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Beijing National Theater
Xuefeng Zhang
reports from Beijing

The widely disputed Beijing National Theater is now close to completion and is scheduled to be put into operation in July 2007. The National Theater, located beside the west of Beijing People’s Great Hall and south of Chang’an Street, covers an area of 11.893 hectares, with a total construction area of 149520m2 and total investment of 2.688 Billion RMB Yuan. The main structure consists of a 2,461 seat opera house, concert hall with 2,017 seats, a theater with seating for 1,040 and a public hall together with support facilities covered by an exterior steel

 

structure shell. Outside, the steel structure shell is a semi-ellipse form, with its plane projection latitudinal long axis of 212.20m, south-to-north short axis of 143.64m, construction height 46.285m and embedment depth of -32.5m. The ellipse roof adopts a titanium metal surface in the surface and glass curtain wall in the centre. The theatre is ‘floated’ in a man-made lake with an area of 35,500m2, and the main entrance and channels all are under the water. On June 10, 2006, 46 Chinese academicians of the Chinese Academy of Sciences and the Chinese Academy of Engineering signed jointly to express rejection of the theater design to the Central Committee. The collapse of Paris’s De Gaule Departure Hall E2 on May 23, 2004 and accusations of fraud in the theater bid caused greater criticism for the National Theater program. But it seemed that these did not postpone the project. It succeeds politically, however great its disputes are over economy, over esthetics or even over technology. The theater is located near sensible Tian’anmen Square in Beijing, and its vanguard image of rejecting convention will definitely bring in a revolutionary new surface and outline new historical contour line for Tian’anmen Square region. Of-course, its visual image not only brings new political and cultural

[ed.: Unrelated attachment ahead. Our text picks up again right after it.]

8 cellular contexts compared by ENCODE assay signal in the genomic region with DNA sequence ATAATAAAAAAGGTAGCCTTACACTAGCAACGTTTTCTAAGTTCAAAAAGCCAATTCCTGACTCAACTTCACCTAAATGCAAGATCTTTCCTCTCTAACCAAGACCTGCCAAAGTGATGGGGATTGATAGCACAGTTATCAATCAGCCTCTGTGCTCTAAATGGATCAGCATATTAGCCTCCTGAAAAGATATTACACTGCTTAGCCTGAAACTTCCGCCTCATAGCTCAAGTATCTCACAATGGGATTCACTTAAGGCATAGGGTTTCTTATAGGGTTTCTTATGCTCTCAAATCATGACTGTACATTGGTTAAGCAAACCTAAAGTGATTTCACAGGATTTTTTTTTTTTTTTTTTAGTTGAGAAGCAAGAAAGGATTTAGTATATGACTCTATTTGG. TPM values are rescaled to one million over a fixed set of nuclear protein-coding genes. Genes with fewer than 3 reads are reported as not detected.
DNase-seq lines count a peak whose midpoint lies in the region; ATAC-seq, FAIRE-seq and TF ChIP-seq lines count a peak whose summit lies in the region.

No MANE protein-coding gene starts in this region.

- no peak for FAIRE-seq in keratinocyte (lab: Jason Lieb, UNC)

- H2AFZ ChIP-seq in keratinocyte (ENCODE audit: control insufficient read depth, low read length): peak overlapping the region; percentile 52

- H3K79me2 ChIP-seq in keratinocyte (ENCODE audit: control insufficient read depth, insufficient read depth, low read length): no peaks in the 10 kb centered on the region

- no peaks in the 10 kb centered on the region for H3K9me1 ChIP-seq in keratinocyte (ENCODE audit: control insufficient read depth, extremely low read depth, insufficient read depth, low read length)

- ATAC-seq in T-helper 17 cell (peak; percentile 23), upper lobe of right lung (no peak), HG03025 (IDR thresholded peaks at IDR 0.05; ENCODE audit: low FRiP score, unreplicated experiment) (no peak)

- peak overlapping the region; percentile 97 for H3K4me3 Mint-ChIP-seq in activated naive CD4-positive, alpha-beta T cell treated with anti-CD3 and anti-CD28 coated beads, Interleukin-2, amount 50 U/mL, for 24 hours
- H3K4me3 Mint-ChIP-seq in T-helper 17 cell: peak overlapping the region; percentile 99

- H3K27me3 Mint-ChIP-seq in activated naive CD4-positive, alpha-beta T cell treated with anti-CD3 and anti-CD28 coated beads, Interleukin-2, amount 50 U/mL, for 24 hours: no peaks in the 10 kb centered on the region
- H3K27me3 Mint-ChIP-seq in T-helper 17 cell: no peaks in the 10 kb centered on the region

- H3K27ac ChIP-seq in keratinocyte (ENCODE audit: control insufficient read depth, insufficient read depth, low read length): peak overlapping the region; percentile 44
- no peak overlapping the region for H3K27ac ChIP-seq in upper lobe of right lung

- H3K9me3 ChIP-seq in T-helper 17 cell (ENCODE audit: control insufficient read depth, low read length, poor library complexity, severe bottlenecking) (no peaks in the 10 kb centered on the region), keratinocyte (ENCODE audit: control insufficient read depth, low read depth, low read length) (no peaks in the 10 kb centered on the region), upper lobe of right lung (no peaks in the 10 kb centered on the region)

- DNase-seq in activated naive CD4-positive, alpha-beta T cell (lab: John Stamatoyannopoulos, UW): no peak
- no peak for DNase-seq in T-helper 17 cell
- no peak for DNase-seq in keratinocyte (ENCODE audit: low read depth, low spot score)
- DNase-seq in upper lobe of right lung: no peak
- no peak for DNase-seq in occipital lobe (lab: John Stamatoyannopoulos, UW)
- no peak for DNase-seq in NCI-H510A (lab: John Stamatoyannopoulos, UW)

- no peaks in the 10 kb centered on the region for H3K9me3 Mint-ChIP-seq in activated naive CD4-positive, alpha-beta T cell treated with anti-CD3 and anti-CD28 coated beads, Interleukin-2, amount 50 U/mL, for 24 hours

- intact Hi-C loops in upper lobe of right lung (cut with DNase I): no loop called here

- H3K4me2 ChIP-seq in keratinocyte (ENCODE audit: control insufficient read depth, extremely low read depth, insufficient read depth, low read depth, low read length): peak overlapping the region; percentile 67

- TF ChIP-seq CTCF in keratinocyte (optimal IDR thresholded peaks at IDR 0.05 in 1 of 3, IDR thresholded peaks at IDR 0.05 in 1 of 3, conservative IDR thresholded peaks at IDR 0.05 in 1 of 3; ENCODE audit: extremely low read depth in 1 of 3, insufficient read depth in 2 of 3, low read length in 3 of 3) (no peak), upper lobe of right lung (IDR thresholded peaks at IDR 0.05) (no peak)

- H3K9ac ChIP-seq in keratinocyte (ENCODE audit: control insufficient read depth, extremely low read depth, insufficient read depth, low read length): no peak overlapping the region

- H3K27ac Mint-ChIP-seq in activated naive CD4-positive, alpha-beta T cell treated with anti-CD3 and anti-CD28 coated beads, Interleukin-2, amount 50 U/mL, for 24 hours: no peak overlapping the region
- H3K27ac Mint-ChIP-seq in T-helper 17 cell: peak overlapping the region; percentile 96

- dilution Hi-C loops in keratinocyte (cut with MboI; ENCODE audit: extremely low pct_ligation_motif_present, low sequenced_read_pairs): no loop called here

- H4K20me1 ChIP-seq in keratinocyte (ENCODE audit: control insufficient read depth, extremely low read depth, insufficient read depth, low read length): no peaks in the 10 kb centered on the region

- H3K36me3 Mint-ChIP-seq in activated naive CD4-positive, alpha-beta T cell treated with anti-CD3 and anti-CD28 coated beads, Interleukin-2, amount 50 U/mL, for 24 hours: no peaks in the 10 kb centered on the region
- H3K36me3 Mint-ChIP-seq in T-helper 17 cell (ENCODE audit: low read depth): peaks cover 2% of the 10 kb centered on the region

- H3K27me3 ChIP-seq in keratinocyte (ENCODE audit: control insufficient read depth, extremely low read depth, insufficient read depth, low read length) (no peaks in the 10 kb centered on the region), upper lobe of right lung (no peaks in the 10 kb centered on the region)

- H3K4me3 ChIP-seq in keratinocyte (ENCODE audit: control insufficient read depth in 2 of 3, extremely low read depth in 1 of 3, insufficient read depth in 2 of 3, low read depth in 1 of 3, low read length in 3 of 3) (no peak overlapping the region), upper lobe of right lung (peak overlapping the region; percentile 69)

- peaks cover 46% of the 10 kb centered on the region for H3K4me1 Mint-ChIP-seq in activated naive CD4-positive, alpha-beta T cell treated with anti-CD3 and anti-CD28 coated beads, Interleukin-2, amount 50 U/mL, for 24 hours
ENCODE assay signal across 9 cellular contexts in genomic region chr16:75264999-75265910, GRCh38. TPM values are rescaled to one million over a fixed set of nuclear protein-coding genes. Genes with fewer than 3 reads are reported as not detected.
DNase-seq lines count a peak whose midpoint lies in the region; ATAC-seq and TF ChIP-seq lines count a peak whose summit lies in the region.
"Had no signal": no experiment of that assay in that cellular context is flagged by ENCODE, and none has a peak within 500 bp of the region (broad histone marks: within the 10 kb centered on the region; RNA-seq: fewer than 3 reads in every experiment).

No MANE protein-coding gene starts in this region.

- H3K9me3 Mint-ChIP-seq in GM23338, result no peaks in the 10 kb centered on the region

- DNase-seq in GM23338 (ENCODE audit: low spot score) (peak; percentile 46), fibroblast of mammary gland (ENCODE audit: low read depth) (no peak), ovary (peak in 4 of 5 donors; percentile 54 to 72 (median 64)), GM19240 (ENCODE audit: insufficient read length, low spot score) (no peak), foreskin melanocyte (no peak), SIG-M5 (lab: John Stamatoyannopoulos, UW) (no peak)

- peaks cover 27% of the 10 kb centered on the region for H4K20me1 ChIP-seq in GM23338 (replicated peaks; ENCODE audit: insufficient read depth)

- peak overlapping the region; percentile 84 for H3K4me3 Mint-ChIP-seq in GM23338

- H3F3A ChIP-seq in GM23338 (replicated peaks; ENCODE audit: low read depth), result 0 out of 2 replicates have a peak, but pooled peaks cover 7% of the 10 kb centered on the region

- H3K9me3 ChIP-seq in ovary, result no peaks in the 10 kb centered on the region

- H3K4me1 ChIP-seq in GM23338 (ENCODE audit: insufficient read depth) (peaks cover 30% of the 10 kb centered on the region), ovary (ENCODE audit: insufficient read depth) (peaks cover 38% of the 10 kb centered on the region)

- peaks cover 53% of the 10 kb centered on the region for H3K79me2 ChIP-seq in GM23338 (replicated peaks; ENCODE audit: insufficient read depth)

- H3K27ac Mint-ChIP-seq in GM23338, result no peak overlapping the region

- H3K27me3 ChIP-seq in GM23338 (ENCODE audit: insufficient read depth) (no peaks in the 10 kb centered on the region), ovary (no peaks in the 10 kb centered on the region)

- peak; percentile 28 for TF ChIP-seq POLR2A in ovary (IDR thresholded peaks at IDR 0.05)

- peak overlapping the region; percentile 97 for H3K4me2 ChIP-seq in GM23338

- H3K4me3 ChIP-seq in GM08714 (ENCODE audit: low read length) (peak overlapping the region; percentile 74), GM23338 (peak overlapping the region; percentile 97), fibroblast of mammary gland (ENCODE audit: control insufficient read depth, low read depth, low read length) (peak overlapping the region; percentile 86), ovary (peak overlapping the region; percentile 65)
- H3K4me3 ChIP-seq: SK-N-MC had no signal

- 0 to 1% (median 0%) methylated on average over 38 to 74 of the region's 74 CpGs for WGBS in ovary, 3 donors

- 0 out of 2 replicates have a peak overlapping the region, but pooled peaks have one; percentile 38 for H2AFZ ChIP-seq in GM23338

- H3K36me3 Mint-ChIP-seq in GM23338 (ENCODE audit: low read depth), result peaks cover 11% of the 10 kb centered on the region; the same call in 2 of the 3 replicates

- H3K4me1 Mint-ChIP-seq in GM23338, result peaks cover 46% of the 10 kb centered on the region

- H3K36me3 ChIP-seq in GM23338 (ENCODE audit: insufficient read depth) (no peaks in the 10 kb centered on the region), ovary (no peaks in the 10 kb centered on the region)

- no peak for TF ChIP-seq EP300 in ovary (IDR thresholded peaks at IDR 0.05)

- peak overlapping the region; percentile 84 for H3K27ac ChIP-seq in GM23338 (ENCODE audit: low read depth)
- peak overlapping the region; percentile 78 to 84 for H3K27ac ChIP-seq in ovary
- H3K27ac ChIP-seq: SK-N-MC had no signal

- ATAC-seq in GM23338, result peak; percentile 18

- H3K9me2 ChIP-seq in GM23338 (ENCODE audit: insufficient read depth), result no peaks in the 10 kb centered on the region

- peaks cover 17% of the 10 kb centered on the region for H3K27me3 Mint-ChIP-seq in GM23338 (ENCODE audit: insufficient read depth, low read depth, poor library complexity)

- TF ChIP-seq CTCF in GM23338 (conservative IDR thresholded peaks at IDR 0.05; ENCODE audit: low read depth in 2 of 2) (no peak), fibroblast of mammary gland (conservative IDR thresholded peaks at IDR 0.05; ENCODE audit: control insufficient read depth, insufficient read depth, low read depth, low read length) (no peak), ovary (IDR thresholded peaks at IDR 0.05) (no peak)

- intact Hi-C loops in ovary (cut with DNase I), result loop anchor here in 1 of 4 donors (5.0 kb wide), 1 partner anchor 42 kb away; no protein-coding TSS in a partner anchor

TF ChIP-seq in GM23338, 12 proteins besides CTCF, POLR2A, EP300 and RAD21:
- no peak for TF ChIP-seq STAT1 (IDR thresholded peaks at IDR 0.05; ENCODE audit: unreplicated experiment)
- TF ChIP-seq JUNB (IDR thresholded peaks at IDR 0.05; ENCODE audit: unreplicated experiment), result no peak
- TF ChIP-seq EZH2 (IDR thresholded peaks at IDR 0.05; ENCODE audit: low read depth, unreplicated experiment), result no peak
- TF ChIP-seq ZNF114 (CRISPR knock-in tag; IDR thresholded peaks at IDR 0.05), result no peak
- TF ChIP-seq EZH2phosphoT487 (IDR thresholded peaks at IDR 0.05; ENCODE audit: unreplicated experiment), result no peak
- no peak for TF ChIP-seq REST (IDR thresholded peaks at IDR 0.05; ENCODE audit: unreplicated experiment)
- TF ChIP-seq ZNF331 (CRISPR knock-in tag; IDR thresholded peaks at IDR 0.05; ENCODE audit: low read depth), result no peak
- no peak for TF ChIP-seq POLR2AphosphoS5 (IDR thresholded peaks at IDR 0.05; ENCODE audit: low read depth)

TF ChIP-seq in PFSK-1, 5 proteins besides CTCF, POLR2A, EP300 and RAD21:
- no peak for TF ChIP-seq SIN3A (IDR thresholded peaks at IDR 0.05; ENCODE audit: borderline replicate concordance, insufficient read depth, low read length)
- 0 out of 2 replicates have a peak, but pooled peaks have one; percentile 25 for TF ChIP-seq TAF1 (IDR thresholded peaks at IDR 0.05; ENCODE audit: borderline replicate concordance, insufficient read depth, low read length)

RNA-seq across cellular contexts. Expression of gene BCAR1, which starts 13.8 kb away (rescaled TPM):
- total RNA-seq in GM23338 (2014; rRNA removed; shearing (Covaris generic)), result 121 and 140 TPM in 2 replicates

atmosphere to Tian’anmen Square and its history, but also becomes a milestone in architecture choice in Beijing. After the project was confirmed, other world players were appointed, Jacque Herzog and Pierre de Meuron brought their ‘Bird’s Nest’ for the Olympic Games grand stadium. Norman Foster designed the new Beijing Airport, and Rem Koolhaus designed the CCTV Mansion etc. Now, Beijing has become a merry land of new architectures and the stage for architects to demonstrate their ability.

Editorial, Beijing



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